President’s Quip About Art History Pricks Some Ears
Art history caught some unwelcome attention from President Obama in a speech on Thursday emphasizing the need for job training. To reinforce his point that manufacturing jobs pay off, Mr. Obama said that young people who train for them could outearn art-history majors.
The remark drew laughter from the president’s audience in Wisconsin. But some in higher education felt slighted, even though Mr. Obama quickly added in his speech that there is “nothing wrong with an art-history degree” (trying to ward off “a bunch of emails”).
Linda A. Downs, executive director and chief executive of the College Art Association, a professional group that includes art historians and artists who teach at colleges, shared her reaction with The Chronicle. What follows is an edited transcript of that conversation.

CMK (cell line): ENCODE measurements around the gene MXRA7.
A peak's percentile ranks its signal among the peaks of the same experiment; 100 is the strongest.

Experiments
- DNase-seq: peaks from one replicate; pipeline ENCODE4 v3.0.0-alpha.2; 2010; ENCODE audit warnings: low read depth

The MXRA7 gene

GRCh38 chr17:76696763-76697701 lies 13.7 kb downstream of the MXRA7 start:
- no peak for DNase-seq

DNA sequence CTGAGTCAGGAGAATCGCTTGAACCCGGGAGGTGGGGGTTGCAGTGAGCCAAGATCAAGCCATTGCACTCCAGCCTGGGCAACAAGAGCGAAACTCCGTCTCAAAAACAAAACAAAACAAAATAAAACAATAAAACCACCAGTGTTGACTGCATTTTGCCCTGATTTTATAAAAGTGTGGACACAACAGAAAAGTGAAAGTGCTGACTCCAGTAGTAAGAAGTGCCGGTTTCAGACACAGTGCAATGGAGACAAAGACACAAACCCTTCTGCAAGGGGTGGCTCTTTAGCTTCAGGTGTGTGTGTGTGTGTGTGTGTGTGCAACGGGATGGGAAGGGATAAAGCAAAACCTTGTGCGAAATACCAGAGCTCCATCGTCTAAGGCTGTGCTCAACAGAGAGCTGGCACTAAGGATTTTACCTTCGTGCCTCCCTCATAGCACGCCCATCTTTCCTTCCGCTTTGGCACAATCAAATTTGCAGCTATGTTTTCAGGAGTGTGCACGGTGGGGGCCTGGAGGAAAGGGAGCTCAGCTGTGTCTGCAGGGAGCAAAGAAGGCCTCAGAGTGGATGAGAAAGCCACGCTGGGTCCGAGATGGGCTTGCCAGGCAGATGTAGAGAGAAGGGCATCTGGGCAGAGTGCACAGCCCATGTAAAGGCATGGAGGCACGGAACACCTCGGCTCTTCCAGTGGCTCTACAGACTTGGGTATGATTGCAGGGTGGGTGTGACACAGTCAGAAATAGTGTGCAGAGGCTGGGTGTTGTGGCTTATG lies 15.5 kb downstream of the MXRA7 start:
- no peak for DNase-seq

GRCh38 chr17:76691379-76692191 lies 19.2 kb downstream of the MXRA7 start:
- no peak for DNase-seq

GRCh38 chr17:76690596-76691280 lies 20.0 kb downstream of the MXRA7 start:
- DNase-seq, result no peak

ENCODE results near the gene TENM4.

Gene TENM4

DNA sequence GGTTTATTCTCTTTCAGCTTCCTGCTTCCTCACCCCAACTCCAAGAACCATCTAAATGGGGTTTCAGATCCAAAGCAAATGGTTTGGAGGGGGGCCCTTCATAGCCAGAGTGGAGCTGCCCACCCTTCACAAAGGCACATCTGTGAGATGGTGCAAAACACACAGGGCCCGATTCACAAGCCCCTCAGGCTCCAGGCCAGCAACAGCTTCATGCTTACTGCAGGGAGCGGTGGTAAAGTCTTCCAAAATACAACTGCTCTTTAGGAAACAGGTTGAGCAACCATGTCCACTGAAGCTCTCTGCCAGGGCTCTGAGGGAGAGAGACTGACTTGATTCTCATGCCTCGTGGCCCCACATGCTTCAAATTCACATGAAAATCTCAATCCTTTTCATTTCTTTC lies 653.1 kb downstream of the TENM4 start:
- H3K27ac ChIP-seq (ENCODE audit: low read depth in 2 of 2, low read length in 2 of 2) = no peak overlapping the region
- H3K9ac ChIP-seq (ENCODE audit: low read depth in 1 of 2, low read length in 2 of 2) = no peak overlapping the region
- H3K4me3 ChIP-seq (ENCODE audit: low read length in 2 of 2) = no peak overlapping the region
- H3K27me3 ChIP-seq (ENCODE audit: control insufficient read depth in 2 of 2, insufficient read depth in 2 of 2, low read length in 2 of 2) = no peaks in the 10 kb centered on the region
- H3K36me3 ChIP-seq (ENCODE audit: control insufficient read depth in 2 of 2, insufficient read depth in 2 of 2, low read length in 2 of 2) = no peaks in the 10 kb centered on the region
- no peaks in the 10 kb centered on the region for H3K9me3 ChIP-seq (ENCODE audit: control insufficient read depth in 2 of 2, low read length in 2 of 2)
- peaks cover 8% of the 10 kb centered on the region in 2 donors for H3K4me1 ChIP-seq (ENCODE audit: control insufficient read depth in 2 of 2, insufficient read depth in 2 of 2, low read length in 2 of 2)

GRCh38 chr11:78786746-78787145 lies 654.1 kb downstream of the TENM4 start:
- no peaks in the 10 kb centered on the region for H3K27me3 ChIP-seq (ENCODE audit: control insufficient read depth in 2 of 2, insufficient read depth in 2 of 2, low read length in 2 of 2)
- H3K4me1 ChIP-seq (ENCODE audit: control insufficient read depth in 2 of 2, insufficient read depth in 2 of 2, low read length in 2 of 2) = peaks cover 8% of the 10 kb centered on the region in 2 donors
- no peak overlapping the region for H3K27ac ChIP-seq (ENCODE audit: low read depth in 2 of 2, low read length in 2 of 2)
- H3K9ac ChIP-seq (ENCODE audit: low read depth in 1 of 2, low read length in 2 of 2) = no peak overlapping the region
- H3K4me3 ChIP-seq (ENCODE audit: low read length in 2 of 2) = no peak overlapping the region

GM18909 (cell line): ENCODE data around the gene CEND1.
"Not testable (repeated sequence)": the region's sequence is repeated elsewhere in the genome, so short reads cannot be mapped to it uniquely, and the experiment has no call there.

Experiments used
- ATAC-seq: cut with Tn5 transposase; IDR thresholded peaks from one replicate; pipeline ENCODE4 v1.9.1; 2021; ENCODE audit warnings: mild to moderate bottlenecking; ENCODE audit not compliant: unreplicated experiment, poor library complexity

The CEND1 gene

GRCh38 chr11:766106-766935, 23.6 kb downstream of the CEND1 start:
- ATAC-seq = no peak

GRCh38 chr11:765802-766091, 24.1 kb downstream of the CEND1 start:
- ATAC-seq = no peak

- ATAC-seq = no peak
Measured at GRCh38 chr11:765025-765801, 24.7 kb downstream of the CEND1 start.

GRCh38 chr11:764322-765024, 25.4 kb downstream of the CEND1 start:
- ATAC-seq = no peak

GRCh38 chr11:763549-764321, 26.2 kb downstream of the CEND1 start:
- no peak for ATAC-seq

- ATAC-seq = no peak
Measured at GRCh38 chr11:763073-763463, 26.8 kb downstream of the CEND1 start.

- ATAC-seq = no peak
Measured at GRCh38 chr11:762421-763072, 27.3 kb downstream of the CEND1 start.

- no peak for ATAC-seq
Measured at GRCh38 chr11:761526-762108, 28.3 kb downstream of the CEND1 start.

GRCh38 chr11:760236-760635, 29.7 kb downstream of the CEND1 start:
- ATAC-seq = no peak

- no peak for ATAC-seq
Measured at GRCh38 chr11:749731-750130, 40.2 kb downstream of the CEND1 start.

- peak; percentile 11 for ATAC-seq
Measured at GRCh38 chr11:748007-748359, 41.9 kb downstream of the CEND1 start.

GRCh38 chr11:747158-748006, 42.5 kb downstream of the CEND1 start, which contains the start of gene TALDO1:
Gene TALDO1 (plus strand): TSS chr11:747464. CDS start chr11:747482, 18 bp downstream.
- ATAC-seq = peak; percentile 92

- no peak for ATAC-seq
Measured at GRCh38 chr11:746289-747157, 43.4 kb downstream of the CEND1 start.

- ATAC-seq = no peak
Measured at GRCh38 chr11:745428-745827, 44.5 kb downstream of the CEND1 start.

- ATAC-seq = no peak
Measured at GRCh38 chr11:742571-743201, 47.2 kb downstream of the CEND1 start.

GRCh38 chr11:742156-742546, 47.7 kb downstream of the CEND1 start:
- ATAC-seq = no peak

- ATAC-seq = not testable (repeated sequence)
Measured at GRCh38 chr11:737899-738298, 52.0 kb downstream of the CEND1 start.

Q. What was your initial reaction to the president’s comments?
A. I was very disappointed. I watched the entire State of the Union, and I’m continually disappointed at his lack of attention to higher-education issues. I know that he has to put people back into jobs, and he is very concerned about elementary education, and now he is talking about getting more middle-class kids into college, but he shouldn’t be doing it to the denigration of the humanities....
comments powered by Disqus
- 2 conservative groups are leading the fight against the new AP standards
- The secret of successful history departments
- AHA president suggests older historians should consider making way for younger historians
- Niall Ferguson Joins Schwarzman Scholars as Distinguished Visiting Professor in China
- Francis Fukuyama is still bullish on where history is headed, but Americans should worry: republics can decay.